The overall finding? Unlike the children of Garrison Keillor’s fictional Lake Wobegon, all the companies in the UCS survey are, for the most part, below average.

“These companies are substantial contributors to the problem of climate change and, if we are going to achieve swift and deep reductions in carbon emissions, they will have to take responsibility for their climate-related actions,” says Kathryn Mulvey, a senior UCS analyst and lead author of the scorecard. “We found some differences in the climate-related positions and actions among the companies but, by and large, they all have a long way to go.”

Renouncing Climate Disinformation

For a fossil fuel company to retain the public trust and social legitimacy needed to do business, step one is to make accurate public statements about climate science and renounce support for trade associations and advocacy groups that mislead the public about climate change.

How have the companies performed in these areas?

Only BP and Shell earned a passing grade for their public positions on climate science. In June 2015, BP, Shell, and four other European-based oil and gas companies sent a letter to the United Nations urging governments to set a price on carbon. “We want to be part of the solution,” they wrote, “and deliver energy to society sustainably for many decades to come.”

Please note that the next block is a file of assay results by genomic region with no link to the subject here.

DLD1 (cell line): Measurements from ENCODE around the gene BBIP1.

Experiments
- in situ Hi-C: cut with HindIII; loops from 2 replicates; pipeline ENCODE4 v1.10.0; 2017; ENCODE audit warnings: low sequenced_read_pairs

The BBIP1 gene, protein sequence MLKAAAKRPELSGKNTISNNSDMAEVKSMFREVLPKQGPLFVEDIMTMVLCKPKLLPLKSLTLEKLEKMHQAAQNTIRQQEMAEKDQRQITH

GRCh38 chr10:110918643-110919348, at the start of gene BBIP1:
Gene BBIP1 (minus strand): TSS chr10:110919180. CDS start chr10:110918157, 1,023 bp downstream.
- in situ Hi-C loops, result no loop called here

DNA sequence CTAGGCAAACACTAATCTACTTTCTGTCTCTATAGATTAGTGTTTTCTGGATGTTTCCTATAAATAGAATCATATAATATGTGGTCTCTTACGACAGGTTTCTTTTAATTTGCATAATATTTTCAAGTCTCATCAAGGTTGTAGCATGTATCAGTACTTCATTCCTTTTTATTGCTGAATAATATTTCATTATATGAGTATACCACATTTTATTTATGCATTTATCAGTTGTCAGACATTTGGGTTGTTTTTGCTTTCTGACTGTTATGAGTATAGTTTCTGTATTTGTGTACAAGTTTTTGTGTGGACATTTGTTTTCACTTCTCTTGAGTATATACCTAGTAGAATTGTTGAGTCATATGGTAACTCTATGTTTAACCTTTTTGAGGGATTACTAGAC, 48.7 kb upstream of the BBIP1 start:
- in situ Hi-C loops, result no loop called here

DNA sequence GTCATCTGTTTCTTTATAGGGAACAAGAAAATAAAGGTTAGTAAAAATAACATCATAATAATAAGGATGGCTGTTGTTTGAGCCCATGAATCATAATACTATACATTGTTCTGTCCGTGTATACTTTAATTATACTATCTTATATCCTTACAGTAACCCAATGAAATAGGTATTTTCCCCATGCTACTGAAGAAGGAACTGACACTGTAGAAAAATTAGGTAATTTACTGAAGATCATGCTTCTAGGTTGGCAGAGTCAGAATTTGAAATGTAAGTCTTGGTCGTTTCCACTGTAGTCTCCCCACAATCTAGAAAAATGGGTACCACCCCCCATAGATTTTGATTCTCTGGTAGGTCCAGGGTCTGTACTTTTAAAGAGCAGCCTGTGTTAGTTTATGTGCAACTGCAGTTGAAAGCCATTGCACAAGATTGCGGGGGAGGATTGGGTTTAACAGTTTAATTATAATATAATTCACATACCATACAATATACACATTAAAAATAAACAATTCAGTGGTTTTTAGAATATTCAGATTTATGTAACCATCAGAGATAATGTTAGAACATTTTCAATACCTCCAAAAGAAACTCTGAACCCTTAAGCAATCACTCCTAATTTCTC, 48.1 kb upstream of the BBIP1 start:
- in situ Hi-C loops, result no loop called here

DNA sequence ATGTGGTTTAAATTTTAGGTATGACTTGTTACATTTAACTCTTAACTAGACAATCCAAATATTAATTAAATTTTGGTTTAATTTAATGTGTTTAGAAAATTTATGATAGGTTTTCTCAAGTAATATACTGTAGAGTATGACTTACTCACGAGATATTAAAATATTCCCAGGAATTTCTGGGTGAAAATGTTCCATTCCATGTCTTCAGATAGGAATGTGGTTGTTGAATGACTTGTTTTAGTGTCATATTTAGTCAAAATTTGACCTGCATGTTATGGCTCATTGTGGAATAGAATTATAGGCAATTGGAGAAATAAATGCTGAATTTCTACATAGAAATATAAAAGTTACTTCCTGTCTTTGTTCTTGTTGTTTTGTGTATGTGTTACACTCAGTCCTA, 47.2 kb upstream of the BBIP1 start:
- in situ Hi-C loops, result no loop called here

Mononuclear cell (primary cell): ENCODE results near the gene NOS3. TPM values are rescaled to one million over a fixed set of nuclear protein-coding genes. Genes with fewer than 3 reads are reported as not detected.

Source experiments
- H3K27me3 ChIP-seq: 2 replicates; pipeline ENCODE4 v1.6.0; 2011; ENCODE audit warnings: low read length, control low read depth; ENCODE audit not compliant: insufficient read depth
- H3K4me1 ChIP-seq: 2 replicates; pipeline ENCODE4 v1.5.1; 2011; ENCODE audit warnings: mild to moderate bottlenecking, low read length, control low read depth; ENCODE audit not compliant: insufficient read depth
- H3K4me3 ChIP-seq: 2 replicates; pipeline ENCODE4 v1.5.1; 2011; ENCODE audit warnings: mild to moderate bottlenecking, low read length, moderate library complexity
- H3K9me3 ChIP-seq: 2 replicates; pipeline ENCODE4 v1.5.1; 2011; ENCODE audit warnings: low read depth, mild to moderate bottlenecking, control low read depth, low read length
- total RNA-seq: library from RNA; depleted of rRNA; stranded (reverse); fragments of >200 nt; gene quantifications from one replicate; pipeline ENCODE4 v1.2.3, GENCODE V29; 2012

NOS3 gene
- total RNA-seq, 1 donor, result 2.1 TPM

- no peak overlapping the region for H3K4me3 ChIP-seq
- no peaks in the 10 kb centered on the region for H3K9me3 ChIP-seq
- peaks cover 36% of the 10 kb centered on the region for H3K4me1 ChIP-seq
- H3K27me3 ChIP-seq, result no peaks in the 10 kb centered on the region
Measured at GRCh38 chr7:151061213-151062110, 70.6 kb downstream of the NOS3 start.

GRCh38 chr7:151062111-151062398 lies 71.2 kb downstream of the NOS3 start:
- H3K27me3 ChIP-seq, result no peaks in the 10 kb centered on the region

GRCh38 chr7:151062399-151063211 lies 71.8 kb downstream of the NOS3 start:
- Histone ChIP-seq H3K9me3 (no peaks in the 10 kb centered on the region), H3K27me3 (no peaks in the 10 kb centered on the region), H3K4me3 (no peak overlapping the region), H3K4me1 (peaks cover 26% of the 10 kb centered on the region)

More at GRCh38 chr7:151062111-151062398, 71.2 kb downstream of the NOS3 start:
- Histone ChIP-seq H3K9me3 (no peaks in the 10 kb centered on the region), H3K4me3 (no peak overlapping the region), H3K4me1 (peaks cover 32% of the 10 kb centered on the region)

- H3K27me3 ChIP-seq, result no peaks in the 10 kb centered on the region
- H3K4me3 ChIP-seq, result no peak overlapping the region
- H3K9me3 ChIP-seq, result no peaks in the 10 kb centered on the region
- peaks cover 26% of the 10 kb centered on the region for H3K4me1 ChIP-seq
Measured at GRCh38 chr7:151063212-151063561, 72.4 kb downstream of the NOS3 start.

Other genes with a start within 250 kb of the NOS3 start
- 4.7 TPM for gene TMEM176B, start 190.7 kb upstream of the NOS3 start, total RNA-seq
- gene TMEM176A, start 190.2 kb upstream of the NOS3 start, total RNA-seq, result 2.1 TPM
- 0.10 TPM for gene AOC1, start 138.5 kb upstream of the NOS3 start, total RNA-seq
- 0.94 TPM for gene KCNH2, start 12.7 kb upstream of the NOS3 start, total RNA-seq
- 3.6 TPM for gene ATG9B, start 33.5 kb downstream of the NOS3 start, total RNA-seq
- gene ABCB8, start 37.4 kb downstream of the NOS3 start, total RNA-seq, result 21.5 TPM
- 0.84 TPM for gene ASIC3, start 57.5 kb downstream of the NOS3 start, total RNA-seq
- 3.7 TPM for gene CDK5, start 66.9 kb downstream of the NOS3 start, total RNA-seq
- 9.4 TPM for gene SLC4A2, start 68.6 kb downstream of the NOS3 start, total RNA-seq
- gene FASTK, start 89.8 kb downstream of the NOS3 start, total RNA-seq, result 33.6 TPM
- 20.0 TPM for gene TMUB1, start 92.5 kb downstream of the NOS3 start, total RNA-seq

The lowest mark in this category went to ExxonMobil, which has consistently disparaged climate science and recommended that societies learn to adapt to global warming. “Mankind has this enormous capacity to deal with adversity,” ExxonMobil CEO Rex Tillerson said at the company’s 2015 annual shareholder meeting, “and those solutions will present themselves as the realities become clear.” Never mind that the realities of climate change have been clear for many years—and the company’s own scientists warned Exxon’s upper management decades ago about the “potentially catastrophic” risks posed by global warming.

UCS also ranked ExxonMobil the lowest—with a designation of “egregious”—for its longtime support of climate science denier groups. The company has spent at least $33 million since 1998 on a network of more than four dozen think tanks, advocacy groups, and trade associations, many of which continue to distort climate science and denigrate renewable energy to this day.

Chevron, which routinely tries to block federal and state climate initiatives, joined ExxonMobil at the bottom. Both are members of the American Legislative Exchange Council (ALEC), a secretive business lobby group that denies human activity is driving climate change and provides its state legislator members with “sample” bills that seek to undermine renewable energy. Over the last several years, BP, ConocoPhillips, and Shell have laudably quit ALEC. But these companies each earned poor marks nonetheless for standing by while the trade groups to which they belong—including the American Petroleum Institute, National Association of Manufacturers, and the US Chamber of Commerce—continue to distort climate science and oppose government efforts to curb carbon emissions.